- Hospitality: Developers continue to push 4 and 5-star hotel projects in time for Expo 2020
- Office: Demand for Grade-A offices remains resilient
Dubai’s residential market witnessed a very minor contraction during Q2, with both sales and rental rates seeing modest declines. This is driving the progression of a tenant-led market and ultimately handing bargaining power to new tenants, according to the Q2 2017 Dubai MarketView by global real estate consultancy firm CBRE.
However, tenants on existing leases are generally not finding the same level of flexibility from landlords, although rental increases are becoming less prevalent.
“The sales market has witnessed an improvement in transaction numbers during 2017, with off-plan properties remaining favourable amongst investors, underlining the speculative nature of the local market,” said Mat Green, Head of Research & Consulting UAE, CBRE Middle East.
Residential sales prices fell by close to 1% during Q2 2017, with the sector slowly edging towards the bottom of the market, with just a 2% drop recorded year-on-year.
Future supply levels continue to grow at a rapid rate, which is a longer-term concern for the market, with a significant pipeline of new properties set to be completed in the build- up to expo 2020, with annual deliveries rising already well above the five-year average.
Dubai’s office market:
Dubai’s office market remains fragmented, with stable conditions for many prime free-zone and non-free-zone properties, but continued declines in the secondary market. The report states that average prime rentals have now remained unchanged for five straight quarters, at AED1,920/m2/annum. This stability underlines the relative scarcity of good quality accommodation in key office areas, which is helping to maintain rates at the current levels despite weaknesses in certain parts of the economy. Secondary office rentals have continued to fall, declining by around 4% during the quarter to AED1,000/m2/annum. With additional new supply expected to be completed in locations such as Business Bay, Dubai Silicon Oasis and JLT in the short to medium term, CBRE expects a further softening of rentals.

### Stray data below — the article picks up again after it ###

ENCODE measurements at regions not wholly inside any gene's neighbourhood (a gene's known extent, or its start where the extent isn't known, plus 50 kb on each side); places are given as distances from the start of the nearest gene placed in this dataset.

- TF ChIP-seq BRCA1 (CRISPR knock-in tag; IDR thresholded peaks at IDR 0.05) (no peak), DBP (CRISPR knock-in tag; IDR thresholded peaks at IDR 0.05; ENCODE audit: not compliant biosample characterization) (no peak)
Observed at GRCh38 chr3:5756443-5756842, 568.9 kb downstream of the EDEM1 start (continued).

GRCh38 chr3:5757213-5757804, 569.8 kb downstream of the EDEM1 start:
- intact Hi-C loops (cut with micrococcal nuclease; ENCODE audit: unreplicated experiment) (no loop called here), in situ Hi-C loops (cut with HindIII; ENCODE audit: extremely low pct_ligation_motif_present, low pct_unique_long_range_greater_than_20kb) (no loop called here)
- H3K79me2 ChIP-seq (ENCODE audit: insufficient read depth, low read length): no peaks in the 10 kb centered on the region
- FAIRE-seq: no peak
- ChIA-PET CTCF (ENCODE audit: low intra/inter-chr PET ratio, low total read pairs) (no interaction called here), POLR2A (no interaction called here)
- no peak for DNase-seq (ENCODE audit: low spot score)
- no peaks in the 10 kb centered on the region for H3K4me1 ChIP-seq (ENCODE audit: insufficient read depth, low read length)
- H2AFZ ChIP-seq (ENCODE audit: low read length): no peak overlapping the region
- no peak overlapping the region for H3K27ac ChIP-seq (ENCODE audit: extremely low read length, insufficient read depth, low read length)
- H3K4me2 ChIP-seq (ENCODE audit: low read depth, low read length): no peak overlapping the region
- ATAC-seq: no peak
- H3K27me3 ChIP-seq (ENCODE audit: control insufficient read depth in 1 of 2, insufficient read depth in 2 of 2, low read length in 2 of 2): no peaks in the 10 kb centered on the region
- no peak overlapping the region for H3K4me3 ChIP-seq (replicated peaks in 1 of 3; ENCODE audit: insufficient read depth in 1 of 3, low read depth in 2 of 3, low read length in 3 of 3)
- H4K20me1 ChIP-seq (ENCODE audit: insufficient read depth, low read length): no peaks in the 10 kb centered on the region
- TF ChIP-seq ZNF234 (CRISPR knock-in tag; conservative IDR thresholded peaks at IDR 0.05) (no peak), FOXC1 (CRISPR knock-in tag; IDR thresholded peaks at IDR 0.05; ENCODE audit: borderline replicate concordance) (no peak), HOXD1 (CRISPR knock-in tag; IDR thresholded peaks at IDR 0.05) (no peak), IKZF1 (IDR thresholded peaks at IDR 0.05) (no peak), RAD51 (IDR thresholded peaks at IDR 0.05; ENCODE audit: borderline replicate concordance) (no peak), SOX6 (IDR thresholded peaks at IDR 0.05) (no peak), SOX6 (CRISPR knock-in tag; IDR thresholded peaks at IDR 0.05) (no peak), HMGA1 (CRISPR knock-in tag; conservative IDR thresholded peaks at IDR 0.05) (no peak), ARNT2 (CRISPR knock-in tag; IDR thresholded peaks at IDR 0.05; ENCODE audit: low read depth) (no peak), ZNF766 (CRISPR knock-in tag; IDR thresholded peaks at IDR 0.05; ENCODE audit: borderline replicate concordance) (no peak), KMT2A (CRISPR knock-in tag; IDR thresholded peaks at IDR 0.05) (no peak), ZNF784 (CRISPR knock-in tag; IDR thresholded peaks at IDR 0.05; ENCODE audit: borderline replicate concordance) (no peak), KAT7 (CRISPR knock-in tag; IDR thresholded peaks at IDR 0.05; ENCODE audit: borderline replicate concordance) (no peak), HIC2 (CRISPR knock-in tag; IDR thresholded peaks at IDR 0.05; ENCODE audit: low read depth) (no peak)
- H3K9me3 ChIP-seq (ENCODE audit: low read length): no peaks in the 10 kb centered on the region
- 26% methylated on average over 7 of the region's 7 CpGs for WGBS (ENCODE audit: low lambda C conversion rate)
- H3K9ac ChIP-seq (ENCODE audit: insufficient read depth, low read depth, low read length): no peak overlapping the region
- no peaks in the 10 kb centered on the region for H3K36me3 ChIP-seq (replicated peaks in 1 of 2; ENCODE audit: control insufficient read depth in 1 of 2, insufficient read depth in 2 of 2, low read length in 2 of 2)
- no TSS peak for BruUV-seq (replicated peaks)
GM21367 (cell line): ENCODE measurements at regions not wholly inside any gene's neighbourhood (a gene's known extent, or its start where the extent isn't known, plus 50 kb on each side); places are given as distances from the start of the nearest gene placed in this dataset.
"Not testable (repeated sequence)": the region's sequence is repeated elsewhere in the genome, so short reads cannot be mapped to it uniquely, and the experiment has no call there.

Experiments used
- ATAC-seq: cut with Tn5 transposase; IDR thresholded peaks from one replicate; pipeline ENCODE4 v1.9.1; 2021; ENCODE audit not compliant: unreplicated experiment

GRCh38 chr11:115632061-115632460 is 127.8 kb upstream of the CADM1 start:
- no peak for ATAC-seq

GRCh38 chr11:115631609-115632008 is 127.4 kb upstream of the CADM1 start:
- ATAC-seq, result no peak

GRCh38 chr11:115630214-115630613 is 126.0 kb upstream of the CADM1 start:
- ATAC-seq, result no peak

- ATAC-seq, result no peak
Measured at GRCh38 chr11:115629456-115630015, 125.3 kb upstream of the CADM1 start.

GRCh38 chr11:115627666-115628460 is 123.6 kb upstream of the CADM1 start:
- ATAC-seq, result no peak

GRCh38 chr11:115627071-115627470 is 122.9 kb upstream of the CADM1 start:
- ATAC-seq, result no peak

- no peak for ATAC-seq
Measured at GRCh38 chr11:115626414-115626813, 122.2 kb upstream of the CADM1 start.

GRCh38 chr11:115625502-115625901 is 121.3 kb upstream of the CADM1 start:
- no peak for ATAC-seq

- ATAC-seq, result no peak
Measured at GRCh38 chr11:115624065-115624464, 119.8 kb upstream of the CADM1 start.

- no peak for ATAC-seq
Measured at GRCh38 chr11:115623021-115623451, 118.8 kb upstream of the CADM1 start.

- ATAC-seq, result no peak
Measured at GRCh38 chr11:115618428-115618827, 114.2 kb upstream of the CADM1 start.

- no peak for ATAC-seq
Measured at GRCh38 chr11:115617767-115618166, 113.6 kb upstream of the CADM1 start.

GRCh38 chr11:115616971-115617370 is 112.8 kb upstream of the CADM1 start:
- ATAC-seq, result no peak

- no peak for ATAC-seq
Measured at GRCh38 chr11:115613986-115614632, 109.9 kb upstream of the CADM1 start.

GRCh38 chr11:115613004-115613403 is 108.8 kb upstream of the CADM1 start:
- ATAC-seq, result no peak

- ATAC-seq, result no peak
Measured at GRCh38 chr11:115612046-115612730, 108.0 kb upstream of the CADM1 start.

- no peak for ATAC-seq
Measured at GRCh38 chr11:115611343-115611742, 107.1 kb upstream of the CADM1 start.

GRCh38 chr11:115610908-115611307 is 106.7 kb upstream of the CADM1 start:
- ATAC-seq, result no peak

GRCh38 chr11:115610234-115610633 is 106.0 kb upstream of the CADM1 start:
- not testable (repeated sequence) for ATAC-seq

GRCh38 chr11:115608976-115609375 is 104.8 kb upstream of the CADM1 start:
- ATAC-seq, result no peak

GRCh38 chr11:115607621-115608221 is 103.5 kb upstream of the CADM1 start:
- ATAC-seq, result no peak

Mat Green, said, “Latent demand for Grade-A office spaces remains, particularity for properties that are able to offer tenants a dual licensing option. However, demand for typical onshore buildings in the traditional business districts continues to weaken, resulting in declining rental trends and greater flexibility in leasing terms.”
Dubai’s hospitality market:
According to the MarketView, Dubai’s hospitality market continues to see weak performance conditions, prompted by rising new room supply, and a general softening of key fundamentals.
This has consequently led to a wave of marketing for discounted room offers, as hoteliers strive to sustain occupancy rates and non-room revenues during the traditional low summer season. This appears to have had a positive impact on average occupancy rates, which have risen 2.1% year-on-year according to data from STR Global. Average occupancy rates for the year to May reached 83.8% versus 82.1% during the same period in 2016.
However, ADR’s and RevPAR’s have continued to decline, falling 3.2% and 1.1% respectively in the year to May. This resulted in an average ADR of AED758/room/night versus AED783/room/night during the same period in 2016. are
“With developers pushing to complete hospitality projects in time for the Expo 2020 event, supply levels continue to expand rapidly, with over 35,000 new hotel keys and hotel apartments are still to be completed by the end of 2019. The vast majority of these properties are found to be 4-Star and 5-Star hotels, reflecting the market orientation towards higher quality products despite government incentives to increase the focus towards mid-market rooms,” concluded Green.